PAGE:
US Secretary of Transportation Pete Buttigieg blasted airline executives for operational issues that are causing major air transportation disruptions throughout the busy summer travel season.

In response to the problems – stemming partly from airline understaffing in the post-pandemic environment – the DOT is implementing an online scorecard to track airline service levels. The move follows a recent DOT proposal that would provide additional protections to airline passengers in cases of delays or cancellations.

“The level of disruption Americans have experienced this summer is unacceptable,” he wrote in an 18 August letter to the ten largest US airlines.

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Source: Pilar Wolfsteller/FlightGlobal

Passengers shuffle through an underground tunnel at Chicago O’Hare International airport

“In the first six months of 2022, roughly 24% of the domestic flights of US airlines have been delayed and 3.2% have been cancelled. These aren’t just numbers, these are missed birthday parties, graduations, time with loved ones and important meetings.”

The DOT plans on 2 September to launch an “interactive dashboard” where customers can compare airlines’ service levels. It will be “a single venue where they can locate easy-to-read comparative summary information” on each airline.

“When passengers do experience cancellations and delays, they deserve clear and transparent information on the services that your airline will provide, to address the expenses and inconveniences resulting from these disruptions,” he writes. “The information on this dashboard… will be based on commitments that airlines have made to consumers in their customer service plans. The department also intends to provide direct links to airlines’ customer service plans from its website.”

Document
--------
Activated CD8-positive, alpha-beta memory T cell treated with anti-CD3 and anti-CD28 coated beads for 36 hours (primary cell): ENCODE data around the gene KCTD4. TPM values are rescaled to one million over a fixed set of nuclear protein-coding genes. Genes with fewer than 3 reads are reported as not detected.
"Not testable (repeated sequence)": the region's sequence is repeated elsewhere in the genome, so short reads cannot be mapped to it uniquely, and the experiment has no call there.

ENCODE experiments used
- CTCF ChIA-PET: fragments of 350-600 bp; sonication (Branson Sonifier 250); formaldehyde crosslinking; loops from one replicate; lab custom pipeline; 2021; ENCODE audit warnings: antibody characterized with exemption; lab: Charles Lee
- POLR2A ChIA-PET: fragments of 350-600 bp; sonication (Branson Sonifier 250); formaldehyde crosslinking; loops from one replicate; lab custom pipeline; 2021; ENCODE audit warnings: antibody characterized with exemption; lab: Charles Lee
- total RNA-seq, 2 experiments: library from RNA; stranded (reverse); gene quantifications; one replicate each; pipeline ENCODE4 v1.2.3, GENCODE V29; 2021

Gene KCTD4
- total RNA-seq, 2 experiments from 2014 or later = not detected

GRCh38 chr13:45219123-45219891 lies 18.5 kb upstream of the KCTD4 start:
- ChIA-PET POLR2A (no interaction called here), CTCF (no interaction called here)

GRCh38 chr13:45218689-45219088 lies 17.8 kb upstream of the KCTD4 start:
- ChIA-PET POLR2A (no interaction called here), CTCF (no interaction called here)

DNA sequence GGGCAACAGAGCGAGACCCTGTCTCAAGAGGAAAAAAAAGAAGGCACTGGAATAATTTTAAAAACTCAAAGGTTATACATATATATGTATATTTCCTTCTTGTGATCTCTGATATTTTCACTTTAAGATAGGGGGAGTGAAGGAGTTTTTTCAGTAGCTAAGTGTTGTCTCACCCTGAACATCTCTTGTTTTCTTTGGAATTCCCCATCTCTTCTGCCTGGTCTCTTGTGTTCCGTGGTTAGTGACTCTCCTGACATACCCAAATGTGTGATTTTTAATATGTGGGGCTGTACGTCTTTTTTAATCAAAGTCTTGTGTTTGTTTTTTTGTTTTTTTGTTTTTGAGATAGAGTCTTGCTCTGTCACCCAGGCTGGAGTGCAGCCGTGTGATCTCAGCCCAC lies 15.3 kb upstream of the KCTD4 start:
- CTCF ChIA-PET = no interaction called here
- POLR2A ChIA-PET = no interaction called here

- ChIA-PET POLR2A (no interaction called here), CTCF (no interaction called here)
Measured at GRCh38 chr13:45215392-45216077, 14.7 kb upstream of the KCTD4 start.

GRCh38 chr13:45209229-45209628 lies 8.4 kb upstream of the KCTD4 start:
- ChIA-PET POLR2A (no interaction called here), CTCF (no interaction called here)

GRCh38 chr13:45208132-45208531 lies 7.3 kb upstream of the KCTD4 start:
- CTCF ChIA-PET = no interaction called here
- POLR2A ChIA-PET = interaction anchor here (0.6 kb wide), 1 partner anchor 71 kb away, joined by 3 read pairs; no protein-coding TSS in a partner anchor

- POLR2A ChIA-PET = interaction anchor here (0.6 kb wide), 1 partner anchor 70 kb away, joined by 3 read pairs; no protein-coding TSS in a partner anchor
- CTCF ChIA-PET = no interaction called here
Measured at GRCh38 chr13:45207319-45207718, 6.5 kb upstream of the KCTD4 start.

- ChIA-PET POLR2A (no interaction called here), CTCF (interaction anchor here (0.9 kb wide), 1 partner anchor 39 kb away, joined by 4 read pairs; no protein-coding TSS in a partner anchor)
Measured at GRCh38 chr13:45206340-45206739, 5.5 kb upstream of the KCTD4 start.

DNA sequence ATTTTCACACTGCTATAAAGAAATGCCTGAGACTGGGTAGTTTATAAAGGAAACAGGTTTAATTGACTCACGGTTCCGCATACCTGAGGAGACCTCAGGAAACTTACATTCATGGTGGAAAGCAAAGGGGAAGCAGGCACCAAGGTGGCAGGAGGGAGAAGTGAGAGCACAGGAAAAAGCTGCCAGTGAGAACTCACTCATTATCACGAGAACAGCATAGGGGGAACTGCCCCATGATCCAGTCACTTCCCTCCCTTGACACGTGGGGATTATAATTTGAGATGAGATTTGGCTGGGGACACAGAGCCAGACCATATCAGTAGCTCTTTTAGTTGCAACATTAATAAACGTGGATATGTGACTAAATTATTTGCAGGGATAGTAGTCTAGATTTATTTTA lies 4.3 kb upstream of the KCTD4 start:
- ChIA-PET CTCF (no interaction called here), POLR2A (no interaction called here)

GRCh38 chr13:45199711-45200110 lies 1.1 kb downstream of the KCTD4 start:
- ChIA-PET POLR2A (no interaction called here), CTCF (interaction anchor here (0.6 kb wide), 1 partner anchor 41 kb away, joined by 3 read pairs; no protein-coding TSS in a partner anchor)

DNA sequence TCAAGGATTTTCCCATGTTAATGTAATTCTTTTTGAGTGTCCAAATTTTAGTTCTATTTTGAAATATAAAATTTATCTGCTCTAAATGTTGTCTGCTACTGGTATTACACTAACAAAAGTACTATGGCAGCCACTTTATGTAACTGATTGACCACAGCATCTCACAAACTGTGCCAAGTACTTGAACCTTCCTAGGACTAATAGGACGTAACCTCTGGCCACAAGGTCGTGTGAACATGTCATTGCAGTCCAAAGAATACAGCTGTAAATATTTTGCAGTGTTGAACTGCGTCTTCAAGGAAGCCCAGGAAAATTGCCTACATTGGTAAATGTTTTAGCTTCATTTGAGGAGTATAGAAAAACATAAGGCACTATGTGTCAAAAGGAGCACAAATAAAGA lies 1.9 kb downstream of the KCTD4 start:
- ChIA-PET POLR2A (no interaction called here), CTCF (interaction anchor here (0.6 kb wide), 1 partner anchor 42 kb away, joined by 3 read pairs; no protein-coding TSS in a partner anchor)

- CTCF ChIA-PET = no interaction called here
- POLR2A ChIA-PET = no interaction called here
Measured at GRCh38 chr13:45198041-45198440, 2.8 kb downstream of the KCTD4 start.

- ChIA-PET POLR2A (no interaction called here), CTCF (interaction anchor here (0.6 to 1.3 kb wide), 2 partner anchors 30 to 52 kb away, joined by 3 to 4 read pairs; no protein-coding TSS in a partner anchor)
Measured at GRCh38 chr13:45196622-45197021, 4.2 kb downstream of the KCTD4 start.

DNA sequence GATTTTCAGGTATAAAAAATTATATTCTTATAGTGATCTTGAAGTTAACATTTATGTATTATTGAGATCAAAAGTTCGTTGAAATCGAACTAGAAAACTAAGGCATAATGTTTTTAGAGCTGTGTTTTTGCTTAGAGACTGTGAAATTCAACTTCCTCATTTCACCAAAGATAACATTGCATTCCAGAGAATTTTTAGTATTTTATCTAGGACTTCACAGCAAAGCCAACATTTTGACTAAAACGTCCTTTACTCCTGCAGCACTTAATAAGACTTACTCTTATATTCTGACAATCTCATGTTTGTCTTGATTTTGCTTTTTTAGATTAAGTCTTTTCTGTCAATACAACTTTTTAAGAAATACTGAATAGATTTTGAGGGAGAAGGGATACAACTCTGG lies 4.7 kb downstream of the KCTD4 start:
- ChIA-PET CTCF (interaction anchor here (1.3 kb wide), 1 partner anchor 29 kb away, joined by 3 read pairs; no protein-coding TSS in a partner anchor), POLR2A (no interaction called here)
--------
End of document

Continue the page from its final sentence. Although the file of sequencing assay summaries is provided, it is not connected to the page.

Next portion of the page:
At minimum, the DOT is requesting that airlines provide meal vouchers for passengers who experience delays of 3h or more, and lodging to those whose disrupted itineraries require overnight stays.

“Regardless of the cause of the delays or cancellations, the department expects airlines to provide timely and responsive customer service during and after periods of flight disruptions,” Buttigieg says.

In response to complaints about airline service problems as the industry has ramped up following a two-year slump, the DOT earlier this month proposed strong new consumer protections for airline passengers travelling with both domestic and foreign carriers on scheduled service from, to or within the USA.

That proposal seeks to limit travellers’ financial losses in cases of flight delays or cancellations, no matter the reason. It also would ensure that customers who choose not to travel due to, for example, a pandemic or a doctor’s recommendation, would be entitled to receive their money back for a ticket not flown.

The proposal would bring US standards closer to those introduced by the European Union in 2005. In the EU, delayed passengers are entitled to refunds and in some cases financial compensation, depending on the duration of delays and distance of flights.

But, Buttigieg adds in his 18 August letter, that may not be enough to incentivise airlines to solve all of the issues.

“We are also contemplating options for rulemaking that would further expand the rights of airline passengers who experience disruptions,” he says.